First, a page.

Will Smith stars as an advertising executive who has lost his child to a rare form of Cancer. After two years his zombie like existence is starting to effect his life in every way. The company that he owns is starting to suffer from his lack of involvement in the business and his partners and co workers are looking for a way to try salvage the company and stop bankruptcy. Edward Norton, Kate Winslet and Michael Pena star as the friends, who embark on a wacky idea and employ three actors to play the abstracts Time, Love, and Death. They have to go to Smith in real life and tell him that he has to move on and start to see the beauty around him. The three actors start to help the people who hire them as well.
This is A Christmas Carol just in different clothes. Instead of visiting a miser who does not want to spend a penny they visit a heartbroken man and try to make him see that life is still worth living. If you look at the film from that point of view then you’re going to enjoy this more than just seeing it as another half hearted Will Smith vehicle. There is an emotional connection that you have with Smith’s character and you start to ask yourself how you would handle the loss of a child. You feel his pain through every step of the way and wonder if you’d be that together to even hand life. Will Smith is great here, it’s a real character that he could easily fall into, but there was a few punches that felt pulled.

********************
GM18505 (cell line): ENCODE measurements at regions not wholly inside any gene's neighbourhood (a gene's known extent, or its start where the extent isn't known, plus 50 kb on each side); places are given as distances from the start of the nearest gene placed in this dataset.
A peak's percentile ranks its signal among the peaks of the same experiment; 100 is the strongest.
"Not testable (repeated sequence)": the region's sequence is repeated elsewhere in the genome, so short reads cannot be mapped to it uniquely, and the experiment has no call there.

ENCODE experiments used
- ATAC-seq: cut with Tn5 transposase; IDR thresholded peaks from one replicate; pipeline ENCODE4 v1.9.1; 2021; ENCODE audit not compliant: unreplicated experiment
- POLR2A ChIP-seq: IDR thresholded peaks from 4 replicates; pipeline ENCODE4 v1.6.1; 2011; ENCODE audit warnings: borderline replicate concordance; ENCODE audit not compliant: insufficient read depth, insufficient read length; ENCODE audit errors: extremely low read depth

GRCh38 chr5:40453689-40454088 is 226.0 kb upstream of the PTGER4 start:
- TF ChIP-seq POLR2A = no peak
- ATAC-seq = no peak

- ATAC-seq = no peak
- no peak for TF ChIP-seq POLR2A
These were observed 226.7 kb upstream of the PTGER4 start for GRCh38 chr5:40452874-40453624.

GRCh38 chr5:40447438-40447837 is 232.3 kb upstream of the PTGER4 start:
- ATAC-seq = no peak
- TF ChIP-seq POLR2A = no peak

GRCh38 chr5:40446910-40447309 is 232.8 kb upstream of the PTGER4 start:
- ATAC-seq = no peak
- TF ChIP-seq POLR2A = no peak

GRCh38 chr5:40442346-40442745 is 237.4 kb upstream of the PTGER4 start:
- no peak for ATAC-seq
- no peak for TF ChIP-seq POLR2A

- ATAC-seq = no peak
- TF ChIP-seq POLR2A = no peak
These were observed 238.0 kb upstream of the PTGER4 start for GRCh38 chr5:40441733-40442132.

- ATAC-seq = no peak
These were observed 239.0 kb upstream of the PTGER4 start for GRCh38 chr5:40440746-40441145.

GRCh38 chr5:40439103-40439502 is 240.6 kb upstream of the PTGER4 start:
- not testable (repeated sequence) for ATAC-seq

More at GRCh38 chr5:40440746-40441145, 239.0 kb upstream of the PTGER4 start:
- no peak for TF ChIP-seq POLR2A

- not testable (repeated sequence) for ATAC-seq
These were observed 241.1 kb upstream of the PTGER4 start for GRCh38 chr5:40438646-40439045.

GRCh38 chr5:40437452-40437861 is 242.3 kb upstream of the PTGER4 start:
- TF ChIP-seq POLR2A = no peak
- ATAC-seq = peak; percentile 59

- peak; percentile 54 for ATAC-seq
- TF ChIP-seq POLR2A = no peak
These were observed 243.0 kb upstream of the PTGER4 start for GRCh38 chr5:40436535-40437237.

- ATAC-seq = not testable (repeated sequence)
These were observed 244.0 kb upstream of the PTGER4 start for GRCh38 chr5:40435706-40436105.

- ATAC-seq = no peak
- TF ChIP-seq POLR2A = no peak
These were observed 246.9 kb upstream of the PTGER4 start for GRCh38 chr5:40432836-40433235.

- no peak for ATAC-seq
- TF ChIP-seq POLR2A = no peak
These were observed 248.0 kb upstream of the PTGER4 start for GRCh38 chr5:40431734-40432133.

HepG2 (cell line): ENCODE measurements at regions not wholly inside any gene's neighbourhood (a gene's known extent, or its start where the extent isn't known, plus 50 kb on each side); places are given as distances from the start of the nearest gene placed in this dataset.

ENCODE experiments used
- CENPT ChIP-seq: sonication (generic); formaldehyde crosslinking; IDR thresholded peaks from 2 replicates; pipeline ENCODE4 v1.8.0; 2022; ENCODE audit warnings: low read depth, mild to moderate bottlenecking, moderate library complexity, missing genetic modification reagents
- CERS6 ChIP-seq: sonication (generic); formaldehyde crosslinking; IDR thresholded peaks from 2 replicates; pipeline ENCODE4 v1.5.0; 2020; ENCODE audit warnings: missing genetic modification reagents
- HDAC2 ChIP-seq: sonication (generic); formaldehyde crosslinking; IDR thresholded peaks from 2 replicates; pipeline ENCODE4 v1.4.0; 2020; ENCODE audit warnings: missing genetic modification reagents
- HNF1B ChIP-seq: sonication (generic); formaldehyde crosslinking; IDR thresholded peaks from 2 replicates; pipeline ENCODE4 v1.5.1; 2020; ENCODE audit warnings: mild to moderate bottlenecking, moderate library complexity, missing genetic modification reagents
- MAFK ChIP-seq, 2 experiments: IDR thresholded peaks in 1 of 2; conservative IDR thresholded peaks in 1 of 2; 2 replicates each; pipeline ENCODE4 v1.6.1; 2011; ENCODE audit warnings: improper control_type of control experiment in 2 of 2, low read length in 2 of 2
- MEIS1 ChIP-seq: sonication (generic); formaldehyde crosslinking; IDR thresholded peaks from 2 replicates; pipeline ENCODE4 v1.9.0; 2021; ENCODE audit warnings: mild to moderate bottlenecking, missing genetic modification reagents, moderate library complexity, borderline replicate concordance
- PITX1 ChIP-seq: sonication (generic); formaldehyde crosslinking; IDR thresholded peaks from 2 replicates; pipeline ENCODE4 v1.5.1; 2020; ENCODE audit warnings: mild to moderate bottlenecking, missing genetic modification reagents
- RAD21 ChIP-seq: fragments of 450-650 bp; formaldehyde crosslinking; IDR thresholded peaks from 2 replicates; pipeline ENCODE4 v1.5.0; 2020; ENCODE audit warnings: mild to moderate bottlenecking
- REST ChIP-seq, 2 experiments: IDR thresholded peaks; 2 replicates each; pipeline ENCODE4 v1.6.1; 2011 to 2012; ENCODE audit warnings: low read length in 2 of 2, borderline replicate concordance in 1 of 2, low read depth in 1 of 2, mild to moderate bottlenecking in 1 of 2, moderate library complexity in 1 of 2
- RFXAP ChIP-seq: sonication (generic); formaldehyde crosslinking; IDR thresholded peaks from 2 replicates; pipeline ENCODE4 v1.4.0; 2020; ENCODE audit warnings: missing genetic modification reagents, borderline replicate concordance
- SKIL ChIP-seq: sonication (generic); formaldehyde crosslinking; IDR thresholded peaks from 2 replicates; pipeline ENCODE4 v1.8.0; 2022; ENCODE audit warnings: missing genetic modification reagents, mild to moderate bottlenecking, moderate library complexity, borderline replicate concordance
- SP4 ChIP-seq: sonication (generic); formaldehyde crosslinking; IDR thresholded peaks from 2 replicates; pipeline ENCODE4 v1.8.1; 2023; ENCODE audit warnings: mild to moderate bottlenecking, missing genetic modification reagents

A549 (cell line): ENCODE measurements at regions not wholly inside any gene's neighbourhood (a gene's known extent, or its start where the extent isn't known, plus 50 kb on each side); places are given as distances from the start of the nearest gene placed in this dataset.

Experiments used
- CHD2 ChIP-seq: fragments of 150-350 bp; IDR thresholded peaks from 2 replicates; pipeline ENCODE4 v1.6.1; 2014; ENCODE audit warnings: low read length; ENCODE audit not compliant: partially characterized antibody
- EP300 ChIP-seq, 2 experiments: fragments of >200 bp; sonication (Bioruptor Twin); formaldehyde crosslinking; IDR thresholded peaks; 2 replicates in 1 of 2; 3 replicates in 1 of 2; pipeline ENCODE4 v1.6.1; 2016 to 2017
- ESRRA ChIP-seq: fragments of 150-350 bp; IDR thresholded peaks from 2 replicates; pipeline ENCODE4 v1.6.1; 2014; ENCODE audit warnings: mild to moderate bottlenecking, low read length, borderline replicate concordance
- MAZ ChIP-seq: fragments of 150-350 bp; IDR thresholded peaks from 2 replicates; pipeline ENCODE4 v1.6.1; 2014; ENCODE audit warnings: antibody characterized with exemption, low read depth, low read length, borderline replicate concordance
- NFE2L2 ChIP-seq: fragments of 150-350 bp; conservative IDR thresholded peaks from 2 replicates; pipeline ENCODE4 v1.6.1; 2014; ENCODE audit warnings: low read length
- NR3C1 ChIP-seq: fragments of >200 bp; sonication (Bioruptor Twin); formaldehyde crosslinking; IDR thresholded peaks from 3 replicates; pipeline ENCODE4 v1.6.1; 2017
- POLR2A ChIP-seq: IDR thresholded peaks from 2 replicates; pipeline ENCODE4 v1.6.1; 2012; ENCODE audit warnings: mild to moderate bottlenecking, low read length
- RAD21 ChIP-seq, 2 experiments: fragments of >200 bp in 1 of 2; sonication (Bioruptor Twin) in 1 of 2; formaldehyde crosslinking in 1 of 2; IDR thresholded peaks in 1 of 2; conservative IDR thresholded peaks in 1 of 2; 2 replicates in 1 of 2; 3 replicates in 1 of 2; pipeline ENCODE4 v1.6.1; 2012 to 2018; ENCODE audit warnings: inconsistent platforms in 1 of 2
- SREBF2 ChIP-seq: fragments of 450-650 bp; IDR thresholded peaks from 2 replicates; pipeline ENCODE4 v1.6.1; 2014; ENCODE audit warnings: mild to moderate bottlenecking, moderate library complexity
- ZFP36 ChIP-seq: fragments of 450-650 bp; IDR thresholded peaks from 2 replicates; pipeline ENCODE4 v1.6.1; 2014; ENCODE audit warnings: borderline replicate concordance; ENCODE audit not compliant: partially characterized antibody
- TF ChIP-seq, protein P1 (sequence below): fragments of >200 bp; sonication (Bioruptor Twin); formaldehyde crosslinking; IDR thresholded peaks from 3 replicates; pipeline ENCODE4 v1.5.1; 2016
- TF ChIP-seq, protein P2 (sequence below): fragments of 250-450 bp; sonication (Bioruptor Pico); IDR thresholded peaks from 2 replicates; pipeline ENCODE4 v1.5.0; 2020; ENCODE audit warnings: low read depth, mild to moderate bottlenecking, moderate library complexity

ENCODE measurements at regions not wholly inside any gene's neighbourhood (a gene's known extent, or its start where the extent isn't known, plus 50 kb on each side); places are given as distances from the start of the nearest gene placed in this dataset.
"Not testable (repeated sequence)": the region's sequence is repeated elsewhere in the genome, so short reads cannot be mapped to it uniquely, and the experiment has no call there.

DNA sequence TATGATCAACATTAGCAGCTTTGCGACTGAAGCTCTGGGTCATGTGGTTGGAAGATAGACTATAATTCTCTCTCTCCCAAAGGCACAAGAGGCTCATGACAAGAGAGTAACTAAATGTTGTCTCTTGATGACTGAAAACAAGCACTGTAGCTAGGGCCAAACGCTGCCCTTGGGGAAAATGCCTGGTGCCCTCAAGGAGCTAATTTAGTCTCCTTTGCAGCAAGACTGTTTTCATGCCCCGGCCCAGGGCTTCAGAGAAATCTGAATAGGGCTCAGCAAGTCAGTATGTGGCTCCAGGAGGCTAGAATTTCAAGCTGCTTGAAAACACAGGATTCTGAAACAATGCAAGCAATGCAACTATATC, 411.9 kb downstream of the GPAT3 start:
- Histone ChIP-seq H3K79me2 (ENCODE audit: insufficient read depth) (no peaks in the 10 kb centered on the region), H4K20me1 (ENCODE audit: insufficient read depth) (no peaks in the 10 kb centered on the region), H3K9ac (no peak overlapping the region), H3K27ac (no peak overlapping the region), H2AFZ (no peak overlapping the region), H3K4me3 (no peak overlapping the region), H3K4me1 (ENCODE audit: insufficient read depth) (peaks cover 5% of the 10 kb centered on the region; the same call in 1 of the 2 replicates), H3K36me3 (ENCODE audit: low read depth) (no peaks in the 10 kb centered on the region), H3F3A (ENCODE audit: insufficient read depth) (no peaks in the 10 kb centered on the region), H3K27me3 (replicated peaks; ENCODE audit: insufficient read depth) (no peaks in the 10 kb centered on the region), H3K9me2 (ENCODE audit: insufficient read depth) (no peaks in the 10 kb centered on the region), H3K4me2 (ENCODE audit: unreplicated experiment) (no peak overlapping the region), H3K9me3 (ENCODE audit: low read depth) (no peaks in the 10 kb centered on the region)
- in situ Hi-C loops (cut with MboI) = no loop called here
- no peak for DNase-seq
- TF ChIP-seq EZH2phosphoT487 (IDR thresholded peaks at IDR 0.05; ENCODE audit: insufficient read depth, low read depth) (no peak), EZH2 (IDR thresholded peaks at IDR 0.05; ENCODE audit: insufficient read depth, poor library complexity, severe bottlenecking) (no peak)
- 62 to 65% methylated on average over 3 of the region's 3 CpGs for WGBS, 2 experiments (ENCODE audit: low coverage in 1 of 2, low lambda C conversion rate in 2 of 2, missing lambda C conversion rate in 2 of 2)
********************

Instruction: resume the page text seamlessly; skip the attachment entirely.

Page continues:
Edward Norton is funny and likable but he’s always had that comedy timing that he rarely explores. Kate Winslet’s character though is a bit wishy washy and you don’t care about her life choices at all, even though she’s a major part of the plan. Once again it’s character actor Michael Pena who stole Ant-Man and he pretty much steals this film and you wanted to know more about his character and follow him through his own personal heartbreak. Two of the three actors are played by English Stars Keira Knightly and Helen Mirren, honestly I don’t know why Keira Knightly is there as she is wasted and every time she’s on screen I hear the same music from Love Actually. Helen Mirren could show up and read a phone directory, showing my age there, and you’d happily sit there and listen.
The real problem with Collateral Beauty and the reason that Critics are going after it like I do with the gin on Christmas Eve is that the film is short. It’s 90 minutes and feels as though it was written by the Hallmark Channel and someone who watched Love Actually. That’s the plain truth to this. If we had a little more for each of the main characters and maybe a little more background I’d have been giving this four or five and next Christmas giving a copy of this to everyone on my presents list. That’s two copies.
You have a fantastic cast in what could have been the most wonderful Christmas story of 2016 but the pulled punches and drastic editing leave you feeling a little hard done by. It’s not like a film where you leave going ‘That was terrible!’ Collateral Beauty is far from terrible. Why Reviewers are bashing this film is simply because we can see that there was a great idea cut down to fit into a certain time. If they had left us with a complete story that ran as long as it was needed then I’d be the first in line to see this in the cinema. I will buy it on DVD or if given a BluRay copy I would not complain. By far not the worst Christmas film I’ve ever seen, as Nativity 3 still holds that crown, but the feeling of what could have been with that cast is just the big killer. If you are a fan of Will Smith, Ed Norton, Kate Winslet, Helen Mirren, or for some reason Ms. Knightly then you’ll be happy enough. But if you are a fan of a complete well rounded story then you may have some problems.